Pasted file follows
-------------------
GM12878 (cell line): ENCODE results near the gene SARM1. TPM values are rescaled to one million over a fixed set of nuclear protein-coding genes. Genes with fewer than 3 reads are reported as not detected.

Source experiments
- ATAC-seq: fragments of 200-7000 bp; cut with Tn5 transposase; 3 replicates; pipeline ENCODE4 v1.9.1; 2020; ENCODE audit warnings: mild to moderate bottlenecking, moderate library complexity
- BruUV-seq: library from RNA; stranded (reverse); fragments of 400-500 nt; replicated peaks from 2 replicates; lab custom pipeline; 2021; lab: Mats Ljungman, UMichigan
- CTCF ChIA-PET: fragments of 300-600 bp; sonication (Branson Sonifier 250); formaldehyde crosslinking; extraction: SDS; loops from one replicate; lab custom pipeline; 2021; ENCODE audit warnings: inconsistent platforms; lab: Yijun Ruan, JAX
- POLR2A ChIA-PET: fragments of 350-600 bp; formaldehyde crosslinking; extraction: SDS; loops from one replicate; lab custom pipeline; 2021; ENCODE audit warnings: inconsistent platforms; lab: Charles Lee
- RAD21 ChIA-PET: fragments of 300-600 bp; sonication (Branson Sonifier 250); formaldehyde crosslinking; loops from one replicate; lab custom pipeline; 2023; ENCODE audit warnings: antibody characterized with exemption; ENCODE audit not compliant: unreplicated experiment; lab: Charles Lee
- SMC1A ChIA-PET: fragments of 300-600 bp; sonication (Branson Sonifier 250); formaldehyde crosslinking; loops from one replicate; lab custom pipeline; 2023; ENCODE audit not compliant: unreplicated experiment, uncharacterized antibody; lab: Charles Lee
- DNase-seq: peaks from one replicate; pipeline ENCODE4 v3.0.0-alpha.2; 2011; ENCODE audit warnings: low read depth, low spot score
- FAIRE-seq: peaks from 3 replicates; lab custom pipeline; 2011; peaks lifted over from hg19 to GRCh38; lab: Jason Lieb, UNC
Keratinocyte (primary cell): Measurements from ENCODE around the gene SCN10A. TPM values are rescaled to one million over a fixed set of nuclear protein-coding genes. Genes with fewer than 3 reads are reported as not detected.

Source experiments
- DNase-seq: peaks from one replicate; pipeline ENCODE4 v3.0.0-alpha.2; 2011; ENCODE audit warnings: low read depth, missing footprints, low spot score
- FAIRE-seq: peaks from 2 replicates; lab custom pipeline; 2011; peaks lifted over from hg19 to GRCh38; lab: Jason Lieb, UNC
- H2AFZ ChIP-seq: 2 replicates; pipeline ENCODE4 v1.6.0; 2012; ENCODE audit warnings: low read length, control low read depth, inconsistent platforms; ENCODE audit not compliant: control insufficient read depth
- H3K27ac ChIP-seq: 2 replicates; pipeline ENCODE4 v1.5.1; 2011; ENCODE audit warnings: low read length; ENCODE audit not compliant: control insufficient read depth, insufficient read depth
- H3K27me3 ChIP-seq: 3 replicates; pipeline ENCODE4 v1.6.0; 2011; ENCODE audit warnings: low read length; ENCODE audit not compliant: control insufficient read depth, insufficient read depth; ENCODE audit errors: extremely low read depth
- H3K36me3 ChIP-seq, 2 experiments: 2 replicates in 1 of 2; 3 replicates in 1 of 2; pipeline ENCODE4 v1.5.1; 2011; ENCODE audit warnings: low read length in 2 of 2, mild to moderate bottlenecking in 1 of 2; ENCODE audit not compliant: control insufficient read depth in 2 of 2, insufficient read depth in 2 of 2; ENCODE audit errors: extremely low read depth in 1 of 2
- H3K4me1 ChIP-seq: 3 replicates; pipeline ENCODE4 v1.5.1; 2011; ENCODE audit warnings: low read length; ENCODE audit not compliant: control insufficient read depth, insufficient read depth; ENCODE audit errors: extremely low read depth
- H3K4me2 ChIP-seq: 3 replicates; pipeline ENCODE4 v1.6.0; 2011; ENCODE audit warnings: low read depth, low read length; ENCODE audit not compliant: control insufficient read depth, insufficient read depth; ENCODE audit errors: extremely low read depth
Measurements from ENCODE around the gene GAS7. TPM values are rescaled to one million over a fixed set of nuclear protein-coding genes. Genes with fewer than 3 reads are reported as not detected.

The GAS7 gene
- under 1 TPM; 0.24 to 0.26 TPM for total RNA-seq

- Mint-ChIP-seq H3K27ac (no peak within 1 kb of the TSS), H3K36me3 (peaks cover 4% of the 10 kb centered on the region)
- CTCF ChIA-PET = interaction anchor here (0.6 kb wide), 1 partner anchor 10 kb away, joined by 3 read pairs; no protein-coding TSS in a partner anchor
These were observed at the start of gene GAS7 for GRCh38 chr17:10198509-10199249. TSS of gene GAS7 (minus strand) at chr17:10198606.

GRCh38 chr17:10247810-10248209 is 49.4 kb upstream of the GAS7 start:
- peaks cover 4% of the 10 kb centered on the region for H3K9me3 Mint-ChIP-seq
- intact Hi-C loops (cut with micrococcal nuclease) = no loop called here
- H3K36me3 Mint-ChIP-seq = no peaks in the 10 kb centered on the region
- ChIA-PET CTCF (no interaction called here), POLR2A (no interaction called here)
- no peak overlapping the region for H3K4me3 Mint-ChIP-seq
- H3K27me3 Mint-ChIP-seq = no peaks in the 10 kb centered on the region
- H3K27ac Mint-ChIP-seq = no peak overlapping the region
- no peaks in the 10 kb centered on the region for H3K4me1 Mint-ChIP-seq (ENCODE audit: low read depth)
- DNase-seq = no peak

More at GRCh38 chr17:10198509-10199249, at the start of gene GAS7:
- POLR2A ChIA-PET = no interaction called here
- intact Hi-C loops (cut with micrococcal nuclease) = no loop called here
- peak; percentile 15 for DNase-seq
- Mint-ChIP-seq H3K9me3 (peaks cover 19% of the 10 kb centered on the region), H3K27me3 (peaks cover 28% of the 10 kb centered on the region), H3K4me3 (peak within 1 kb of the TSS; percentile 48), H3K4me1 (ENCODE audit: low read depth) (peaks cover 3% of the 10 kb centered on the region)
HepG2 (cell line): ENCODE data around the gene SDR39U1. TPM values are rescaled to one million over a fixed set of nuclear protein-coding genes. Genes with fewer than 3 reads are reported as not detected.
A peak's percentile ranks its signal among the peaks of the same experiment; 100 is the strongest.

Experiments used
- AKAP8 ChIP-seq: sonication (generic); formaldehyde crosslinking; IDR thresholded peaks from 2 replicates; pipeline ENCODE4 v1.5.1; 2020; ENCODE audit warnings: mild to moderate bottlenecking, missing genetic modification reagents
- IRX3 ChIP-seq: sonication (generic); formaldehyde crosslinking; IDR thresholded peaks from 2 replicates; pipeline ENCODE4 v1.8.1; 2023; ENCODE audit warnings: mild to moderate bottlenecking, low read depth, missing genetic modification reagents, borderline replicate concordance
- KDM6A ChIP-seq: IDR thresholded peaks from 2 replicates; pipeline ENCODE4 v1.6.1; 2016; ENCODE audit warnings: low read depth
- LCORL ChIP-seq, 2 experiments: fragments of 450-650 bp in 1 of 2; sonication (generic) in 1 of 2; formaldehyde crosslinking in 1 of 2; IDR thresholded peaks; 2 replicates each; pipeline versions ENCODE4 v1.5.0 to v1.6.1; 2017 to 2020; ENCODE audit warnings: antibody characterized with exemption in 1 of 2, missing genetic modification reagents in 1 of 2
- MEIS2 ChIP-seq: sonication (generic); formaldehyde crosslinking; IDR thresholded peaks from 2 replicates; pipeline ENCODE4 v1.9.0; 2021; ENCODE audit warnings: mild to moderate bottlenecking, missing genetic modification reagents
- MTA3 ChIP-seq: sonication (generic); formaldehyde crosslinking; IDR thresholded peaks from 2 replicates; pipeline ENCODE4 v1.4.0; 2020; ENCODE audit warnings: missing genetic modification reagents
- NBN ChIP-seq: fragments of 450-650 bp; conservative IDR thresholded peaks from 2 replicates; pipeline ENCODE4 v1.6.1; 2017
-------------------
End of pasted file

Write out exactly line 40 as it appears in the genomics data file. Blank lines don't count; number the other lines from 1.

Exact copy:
- peak; percentile 15 for DNase-seq